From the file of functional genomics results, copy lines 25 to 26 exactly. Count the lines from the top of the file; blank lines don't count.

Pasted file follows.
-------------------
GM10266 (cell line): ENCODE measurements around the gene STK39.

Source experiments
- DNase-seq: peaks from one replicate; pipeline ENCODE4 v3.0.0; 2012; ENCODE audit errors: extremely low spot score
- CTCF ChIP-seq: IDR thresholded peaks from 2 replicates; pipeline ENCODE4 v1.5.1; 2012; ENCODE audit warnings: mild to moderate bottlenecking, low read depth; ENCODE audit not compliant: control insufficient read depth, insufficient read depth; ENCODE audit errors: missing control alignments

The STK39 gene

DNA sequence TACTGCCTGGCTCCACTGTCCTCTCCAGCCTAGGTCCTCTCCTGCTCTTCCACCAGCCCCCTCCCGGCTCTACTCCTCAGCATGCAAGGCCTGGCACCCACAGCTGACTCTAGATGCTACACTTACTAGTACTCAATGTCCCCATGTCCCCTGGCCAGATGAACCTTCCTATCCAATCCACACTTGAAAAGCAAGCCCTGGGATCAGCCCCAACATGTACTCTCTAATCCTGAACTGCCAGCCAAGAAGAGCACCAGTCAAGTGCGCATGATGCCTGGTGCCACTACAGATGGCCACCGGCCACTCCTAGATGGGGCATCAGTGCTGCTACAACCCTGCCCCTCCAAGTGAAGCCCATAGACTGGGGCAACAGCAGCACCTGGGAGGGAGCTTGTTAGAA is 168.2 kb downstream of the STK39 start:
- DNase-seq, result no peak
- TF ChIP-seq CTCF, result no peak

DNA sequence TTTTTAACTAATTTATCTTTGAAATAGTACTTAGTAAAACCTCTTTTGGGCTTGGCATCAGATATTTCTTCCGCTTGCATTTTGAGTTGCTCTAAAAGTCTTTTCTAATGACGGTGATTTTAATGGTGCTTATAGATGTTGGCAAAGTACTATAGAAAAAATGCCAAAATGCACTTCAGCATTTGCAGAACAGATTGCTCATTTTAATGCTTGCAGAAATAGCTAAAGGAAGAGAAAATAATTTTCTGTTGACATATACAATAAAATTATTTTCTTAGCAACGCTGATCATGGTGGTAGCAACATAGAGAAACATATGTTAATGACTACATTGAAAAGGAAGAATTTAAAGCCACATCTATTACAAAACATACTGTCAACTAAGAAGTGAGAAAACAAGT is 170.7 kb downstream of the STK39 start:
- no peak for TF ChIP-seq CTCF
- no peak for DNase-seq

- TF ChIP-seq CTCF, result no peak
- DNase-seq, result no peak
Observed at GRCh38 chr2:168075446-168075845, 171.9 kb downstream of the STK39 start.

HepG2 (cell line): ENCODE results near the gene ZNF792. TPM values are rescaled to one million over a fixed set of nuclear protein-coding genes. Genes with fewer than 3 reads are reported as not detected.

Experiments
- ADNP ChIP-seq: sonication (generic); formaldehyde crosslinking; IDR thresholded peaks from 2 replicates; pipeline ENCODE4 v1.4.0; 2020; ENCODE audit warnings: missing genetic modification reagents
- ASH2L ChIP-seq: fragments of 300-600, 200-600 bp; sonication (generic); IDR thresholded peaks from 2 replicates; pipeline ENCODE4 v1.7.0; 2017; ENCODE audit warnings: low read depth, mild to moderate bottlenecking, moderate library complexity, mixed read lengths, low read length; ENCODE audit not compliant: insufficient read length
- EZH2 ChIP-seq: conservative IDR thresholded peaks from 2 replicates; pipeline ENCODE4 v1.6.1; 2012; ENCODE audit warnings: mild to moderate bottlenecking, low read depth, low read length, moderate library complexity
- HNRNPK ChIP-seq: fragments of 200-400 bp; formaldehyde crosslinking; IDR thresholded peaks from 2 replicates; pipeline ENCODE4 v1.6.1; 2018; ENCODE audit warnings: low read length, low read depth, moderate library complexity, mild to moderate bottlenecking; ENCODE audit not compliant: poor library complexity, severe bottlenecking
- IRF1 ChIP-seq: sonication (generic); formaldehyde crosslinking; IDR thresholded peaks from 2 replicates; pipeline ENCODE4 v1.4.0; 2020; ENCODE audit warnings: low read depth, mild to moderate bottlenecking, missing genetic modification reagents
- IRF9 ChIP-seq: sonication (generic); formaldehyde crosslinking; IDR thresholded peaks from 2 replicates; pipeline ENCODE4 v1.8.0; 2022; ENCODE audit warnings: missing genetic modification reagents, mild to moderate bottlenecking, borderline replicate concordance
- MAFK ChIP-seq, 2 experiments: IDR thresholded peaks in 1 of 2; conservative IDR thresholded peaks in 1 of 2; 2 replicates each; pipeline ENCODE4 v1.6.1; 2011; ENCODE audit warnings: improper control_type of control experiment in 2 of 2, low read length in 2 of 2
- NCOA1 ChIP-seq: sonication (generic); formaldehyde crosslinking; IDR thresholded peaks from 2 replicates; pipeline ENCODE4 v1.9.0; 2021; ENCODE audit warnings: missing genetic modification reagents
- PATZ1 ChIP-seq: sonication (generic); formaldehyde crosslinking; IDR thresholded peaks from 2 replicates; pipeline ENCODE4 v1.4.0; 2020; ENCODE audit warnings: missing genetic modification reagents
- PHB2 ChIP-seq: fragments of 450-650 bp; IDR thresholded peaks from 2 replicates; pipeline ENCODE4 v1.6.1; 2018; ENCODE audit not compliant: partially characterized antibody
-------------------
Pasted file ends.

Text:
- PATZ1 ChIP-seq: sonication (generic); formaldehyde crosslinking; IDR thresholded peaks from 2 replicates; pipeline ENCODE4 v1.4.0; 2020; ENCODE audit warnings: missing genetic modification reagents
- PHB2 ChIP-seq: fragments of 450-650 bp; IDR thresholded peaks from 2 replicates; pipeline ENCODE4 v1.6.1; 2018; ENCODE audit not compliant: partially characterized antibody